My name is Jay Farrell, and I’m a Nashville, Tenn.-based documentary wedding photographer. I own my own photography business, Jay Farrell Photography, which services Nashville, Middle Tennessee, Kentucky, and surrounding areas. Aside from my specialty of wedding photography, I also specialize in headshots and fine art/boudoir photography.
I was a Canon 1D series user for 10 years, and was looking to upgrade my 7 year old 1D Mark III, but hesitated because I was not impressed with my upgrade options. I had felt like Canon abandoned me, instead of me looking to leave them. I couldn’t understand why they made so many different models, with there being a major deal breaker with each of them, unless I was to spend way more than I ever have on a body in the past.
My friends at the local camera shop use Fuji mirrorless. I saw their work with those cameras, and was highly impressed with the sharpness, highlight and shadow detail, color and optics. The size and weight was just a bonus. I decided to look into these types of cameras as an option for me. After lots of research, I bought the Fujifilm X-T1 with kit lens and battery grip. Then soon after, I bought the two Zeiss Touits, 12 and 32mm, and the 56mm 1.2. I quickly realized that the Canon 24-70 2.8 V2, that I had paid over two grand for, this kit lens would rival it, with the exception of being a 2.8-F4 variable f-stop, which caught my attention. This was my first commissioned shoot I did with the Fuji with the Zeiss 32 1.8, after many field tests.
The learning curve is pretty extensive especially with getting to know the menu, and becoming familiar with the contrast based focusing system/manual focus with peaking, and electronic viewfinder. It felt odd at first, but I discovered that in darker settings I now see better compared to before. I could tell from the beginning, this camera would change how I think about certain aspects of photography as well as techniques.
Though the X-T1 is an improvement over its predecessors, auto focus speed in certain low light and backlit conditions is the only drawback in my opinion. The back button focusing, otherwise known as auto focus lock, is a VERY vital option especially in low light or backlit conditions where the contrast focus detection hunts for a focus point. Manual focus with peaking is a great option, and not cumbersome once you use it. Once the colored lines are at the harshest, when adjusting the focus clutch, your image is in focus. Alternatively, you can select back button AF lock an as long as the shutter button is never released from the halfway down position where you focus, between shots, it keeps that subject area’s focus point locked so you don’t need to keep re focusing and composing. Continuous focus, once you select it, will do the same thing by tracking a moving subject. Also, anticipation with wedding photography is good, I found it useful to lock my focus when I knew something there was about to happen quickly, and I rely on depth of field to keep the area in focus. With less weight and a stealthier feel, and a quieter shutter to what I was used to, I see the Fuji and me as a good tandem. I find I can more easily “sneak up” on subjects during candid moments at weddings, and the kids seemed to freeze up a little less. Other than that, I have not been a mirrorless user long enough to gauge customers’ and photo subjects’ feedback on it. A few thought it was fascinating. I call it functional in the right hands. 🙂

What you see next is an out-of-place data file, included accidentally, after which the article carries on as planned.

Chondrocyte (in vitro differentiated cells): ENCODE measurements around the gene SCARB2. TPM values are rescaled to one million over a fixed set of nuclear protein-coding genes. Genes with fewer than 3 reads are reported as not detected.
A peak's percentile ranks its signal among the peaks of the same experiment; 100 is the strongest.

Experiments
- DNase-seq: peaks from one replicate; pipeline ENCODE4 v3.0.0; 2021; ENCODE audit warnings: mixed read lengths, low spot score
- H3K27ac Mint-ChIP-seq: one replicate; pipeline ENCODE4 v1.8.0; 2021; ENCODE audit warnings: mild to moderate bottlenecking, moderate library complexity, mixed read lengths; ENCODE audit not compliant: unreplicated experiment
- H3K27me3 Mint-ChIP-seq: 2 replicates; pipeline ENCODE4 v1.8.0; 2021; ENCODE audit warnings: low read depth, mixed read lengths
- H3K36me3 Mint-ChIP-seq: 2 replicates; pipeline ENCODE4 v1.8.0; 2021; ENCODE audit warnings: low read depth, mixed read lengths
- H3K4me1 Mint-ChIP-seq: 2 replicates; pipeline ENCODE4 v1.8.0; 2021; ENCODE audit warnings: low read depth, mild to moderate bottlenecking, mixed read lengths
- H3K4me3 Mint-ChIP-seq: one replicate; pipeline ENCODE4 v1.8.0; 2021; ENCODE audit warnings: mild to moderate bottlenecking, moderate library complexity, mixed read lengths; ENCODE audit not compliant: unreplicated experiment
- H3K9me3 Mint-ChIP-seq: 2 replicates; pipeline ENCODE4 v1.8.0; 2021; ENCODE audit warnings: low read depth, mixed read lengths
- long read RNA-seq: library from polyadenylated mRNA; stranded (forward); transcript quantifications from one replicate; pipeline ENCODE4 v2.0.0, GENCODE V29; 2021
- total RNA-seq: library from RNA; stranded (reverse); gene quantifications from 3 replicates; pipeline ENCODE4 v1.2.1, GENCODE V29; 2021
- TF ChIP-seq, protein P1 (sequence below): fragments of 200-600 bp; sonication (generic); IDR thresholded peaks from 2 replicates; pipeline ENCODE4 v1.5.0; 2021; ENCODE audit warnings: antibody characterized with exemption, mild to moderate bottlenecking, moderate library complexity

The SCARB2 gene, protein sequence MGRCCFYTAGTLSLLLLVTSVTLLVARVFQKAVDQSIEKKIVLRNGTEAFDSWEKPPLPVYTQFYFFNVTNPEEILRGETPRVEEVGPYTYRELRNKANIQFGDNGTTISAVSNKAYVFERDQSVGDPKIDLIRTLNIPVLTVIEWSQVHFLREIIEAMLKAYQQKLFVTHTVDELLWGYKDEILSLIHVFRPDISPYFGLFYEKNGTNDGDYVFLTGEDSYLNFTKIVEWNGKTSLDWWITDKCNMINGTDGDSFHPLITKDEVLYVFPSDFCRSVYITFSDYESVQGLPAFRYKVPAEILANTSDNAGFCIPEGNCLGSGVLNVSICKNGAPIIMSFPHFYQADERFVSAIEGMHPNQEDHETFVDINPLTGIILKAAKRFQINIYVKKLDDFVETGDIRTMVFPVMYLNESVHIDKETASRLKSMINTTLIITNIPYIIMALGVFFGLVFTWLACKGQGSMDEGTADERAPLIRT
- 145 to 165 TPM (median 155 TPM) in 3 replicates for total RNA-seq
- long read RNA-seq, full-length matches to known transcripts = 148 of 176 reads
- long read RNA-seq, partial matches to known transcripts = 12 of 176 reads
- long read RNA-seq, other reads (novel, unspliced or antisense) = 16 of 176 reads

A mirrorless user must not think like an SLR user to adapt to the learning curve. It can work well for most any professional photographer, with the exception of sports shooters. Battery life is shorter, the grip helps, aftermarket batteries are not expensive, I keep them handy, no problem there.
Also, third party flashes, the ETTL will not work, no issue here. I use my Canon Speedlites in manual and also trigger off camera strobes like my Elinchrom Quadras. I have found myself using prime lenses more than I ever have before, including at weddings and events. It’s a thinking photographer’s camera. No camera is perfect, but if it suits your needs and you enjoy using it, you’ve won. I now have two X-T1 bodies–I picked up a used second body and now am ready to conquer the next wedding, all Fuji, like the last one. I love the feel and stealth nature of the mirrorless when photographing weddings.
I went cold turkey with that wedding, and used only the Fuji, the 18-55, the Zeiss 32 and the 56. Overall I was very pleased, I learned by experience some helpful focus aids I have used since then. The back button focusing, otherwise known as auto focus lock, is a vital option especially. Here are some from a recent commercial and boudoir shoot, with the 32 and the 56.
I am in the process of selling my Canon gear, and honestly I have only used it once in the three months I have had the Fuji. So, even now, I can technically say I’m all Fuji mirrorless. It may not be for everybody, but if you decide it is, give it time and don’t expect the learning curve to be quick or easy. I recently wrote a blog on my website regarding my experience with Fuji mirrorless cameras, as well as tips for new users.
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